#GenderEqualityIs a global women’s economic empowerment initiative that addresses the many barriers hindering their participation in the economy. From harmful gender norms, to unsafe infrastructure and transportation systems that put women and girls at risk of sexual harassment, theft and kidnapping in cities, women face a plethora of challenges every day. When we think of women’s economic empowerment, we think of women starting their own businesses, accessing loans and other credit opportunities, and even entering the workforce. The social and systemic obstacles that prevent women from participating in those activities, however, is often overlooked.
In a recent Plan International study, about 48% of respondents stated that cities’ transportation systems are either extremely unsafe or unsafe for girls to use at night, restricting the time they are able to spend outside of their homes. Another 78% stated sexual harassment as an extremely high or high risk for girls in their city, and 77%stated that harassment most often occurs in a public space. A Plan International USA study found that three quarters of girls in the U.S. feel unsafe, at least once in a while.
On top of these unsafe systems, a World Bank report noted that about 155 countries have laws that restrict women’s economic activities, and 18 countries have laws that allow husbands to prevent their wives from working outside of the home. It is important to address these issues to meet the various social and safety needs of women and girls all over the world.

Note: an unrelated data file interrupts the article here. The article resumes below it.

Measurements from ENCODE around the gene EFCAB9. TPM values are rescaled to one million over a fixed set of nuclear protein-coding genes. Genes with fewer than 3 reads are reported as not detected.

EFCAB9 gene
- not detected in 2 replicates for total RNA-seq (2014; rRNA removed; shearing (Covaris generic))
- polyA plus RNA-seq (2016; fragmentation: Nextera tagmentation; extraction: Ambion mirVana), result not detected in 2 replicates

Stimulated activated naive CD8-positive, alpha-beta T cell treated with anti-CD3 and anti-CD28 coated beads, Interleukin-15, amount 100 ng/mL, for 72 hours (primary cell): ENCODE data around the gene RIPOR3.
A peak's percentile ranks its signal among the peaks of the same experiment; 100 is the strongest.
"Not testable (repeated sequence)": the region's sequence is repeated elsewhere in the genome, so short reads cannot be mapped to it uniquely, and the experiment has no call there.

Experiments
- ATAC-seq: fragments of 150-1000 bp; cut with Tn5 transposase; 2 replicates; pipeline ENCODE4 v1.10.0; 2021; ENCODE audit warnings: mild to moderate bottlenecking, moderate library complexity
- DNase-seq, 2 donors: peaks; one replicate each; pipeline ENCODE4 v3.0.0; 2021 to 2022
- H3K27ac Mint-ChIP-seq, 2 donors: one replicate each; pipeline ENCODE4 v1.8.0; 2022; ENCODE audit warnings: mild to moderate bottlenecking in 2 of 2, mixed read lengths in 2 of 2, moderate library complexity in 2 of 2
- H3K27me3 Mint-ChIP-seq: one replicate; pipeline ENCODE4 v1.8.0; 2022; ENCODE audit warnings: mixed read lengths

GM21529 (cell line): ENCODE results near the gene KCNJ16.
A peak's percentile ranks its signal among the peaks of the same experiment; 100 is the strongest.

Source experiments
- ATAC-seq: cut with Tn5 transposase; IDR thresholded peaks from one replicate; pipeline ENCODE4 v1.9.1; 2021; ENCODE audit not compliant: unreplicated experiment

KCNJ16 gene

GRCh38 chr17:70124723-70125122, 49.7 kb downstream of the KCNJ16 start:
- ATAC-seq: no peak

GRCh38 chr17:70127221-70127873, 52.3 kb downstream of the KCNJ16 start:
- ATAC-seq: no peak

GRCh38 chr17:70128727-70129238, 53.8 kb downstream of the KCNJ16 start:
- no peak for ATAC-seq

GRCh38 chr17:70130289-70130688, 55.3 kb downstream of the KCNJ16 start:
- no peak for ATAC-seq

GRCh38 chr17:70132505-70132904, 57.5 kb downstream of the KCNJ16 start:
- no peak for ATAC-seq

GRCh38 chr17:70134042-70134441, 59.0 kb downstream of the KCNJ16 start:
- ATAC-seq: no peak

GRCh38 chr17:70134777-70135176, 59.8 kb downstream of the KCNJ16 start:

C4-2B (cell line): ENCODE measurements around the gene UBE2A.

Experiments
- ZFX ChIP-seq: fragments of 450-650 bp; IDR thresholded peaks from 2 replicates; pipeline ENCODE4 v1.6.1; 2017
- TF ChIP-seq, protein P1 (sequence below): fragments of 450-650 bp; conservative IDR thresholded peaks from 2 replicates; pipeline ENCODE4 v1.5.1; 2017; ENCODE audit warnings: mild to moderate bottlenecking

The Administration’s new Women’s Global Development and Prosperity Initiative (W-GDP) is setting out to address these barriers with its third pillar: “Women Enabled in the Economy.” The goal of this pillar is to “promote an enabling environment that increases women’s economic empowerment by reducing barriers and enhancing protections in policies, laws, regulations and practices (public and private) to facilitate women’s participation in the economy.” While the W-GDP has not yet provided a detailed description as to how this goal will be achieved, it is a promising step in the right direction towards addressing issues that are often ignored.
Plan’s Safer Cities for Girls project in Egypt put girls’ needs at the forefront to create a safer public environment. Training sessions and community workshops provided more than 200 government stakeholders, law enforcement, transit staff, women’s groups and others the opportunity to strengthen regulations and guidelines related to prioritizing girls’ safety, gender-based violence and inclusive urban planning. A safer environment was created in Ezbet Khairallah through improving public spaces and transportation systems, allowing girls to safely commute to school. More than 1,000 adolescent girls and a wider circle of 1,600 private- and public-sector employees and employers, as well as 1,000 people in the general public, benefited from the violence prevention efforts and safer environment. It is initiatives like the Safer Cities for Girls project that will translate into economic development and empowerment for women and girls.
The W-GDP’s third pillar has the opportunity to create an enabled and sustainable environment that will only strengthen the outcomes of its first two pillars. The plethora of challenges women and girls face in their cities must be addressed so that they may thrive in any environment. As Plan’s Safer Cities for Girls project shows, removing the social and systemic barriers that prevent girls from going to school or women from participating in their economies benefits entire communities.